From frontrunner to failure, the progression of Jeb Bush's presidential bid saw some of the highest of highs and lowest of lows before culminating in the suspension of his campaign Saturday after a disappointing showing in the South Carolina primary. For a family that has dabbled in politics since 1950 and been described by biographer Peter Schweizer as "the most successful political dynasty in American history," the news spurs questions about who, if anyone, will carry on the Bush legacy. Was Jeb's concession of defeat the final chapter of the Bush political dynasty or could we still see a Bush in the White House?
The fourth generation of the Bush family's political dynasty begins with Jeb's own son, George P. Bush, who has had a ringside seat to Republican politics since he attended his first national convention as a young boy in 1988. Now, a few months shy of 40, George P. appears on the verge of making big political strides following his election to political office in 2015. The attorney serves as the Texas land commissioner and was sworn into office standing beside his father. It's widely thought this is only the beginning for the newest Bush to throw his hat into the political ring. Rumors of future gubernatorial and Senate races are already being whispered in the halls of the Texas state capitol.
Named after both his grandfather, who served as president from 1989 to 1993, and his great-grandfather, who served as Connecticut senator from 1952 to 1963, George P. would likely find it hard to escape his political dynasty destiny even if he'd opted not to trade in a teaching career for law school. As a 12-year-old, George P. led the Pledge of Allegiance at the Republican National Convention and later starred in presidential campaign commercials for Uncle George W.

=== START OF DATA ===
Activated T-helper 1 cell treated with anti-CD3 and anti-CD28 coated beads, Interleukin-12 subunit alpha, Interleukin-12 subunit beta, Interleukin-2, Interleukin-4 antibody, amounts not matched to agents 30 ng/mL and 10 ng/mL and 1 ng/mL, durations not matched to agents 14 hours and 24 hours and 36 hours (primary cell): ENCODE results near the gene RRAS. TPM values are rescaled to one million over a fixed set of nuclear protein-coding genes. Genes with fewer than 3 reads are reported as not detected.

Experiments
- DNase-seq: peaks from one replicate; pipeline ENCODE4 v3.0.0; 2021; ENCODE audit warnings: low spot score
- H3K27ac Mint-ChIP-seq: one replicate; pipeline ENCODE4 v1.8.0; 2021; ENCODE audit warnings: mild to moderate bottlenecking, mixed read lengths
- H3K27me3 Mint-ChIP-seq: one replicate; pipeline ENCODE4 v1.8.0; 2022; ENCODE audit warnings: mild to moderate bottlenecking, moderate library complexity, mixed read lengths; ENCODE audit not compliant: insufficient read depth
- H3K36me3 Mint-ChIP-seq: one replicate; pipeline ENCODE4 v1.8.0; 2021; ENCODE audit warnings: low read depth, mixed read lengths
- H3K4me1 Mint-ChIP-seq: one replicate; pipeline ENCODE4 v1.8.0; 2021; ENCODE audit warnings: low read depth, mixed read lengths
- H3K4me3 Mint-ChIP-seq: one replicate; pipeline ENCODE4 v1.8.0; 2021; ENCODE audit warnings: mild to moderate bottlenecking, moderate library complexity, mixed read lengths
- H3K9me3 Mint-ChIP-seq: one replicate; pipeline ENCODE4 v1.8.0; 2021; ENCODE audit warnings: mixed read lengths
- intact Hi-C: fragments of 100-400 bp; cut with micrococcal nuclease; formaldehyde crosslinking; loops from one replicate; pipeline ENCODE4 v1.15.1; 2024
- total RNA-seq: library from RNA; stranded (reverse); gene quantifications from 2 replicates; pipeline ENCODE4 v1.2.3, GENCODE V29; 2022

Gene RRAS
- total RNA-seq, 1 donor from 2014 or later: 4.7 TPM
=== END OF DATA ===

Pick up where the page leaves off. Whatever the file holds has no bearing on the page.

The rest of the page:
When George P. first announced his intention to run for an elected office in 2012, friend and Republican consultant Anna Navarro described him as "the real deal and a complete package — has intellect, personality, good looks, business experience, military service, is bilingual and half Hispanic, and the family connections don't hurt," to The Atlantic. Indeed, due to his ancestry (his mother hails from Mexico originally), George P. has often been touted as some kind of "Weapon of Hispanic Outreach" for the GOP, which could prove useful for a party currently stumbling to connect with minority voters.
Yet if his political ambitions inspire George P. to follow in his father's footsteps with a gubernatorial, or White House, bid, it'll likely be a few years at least before America sees another Bush on the presidential ballot. Even so, while Jeb's chapter may be ending, a new chapter in the Bush political dynasty has already begun in his son.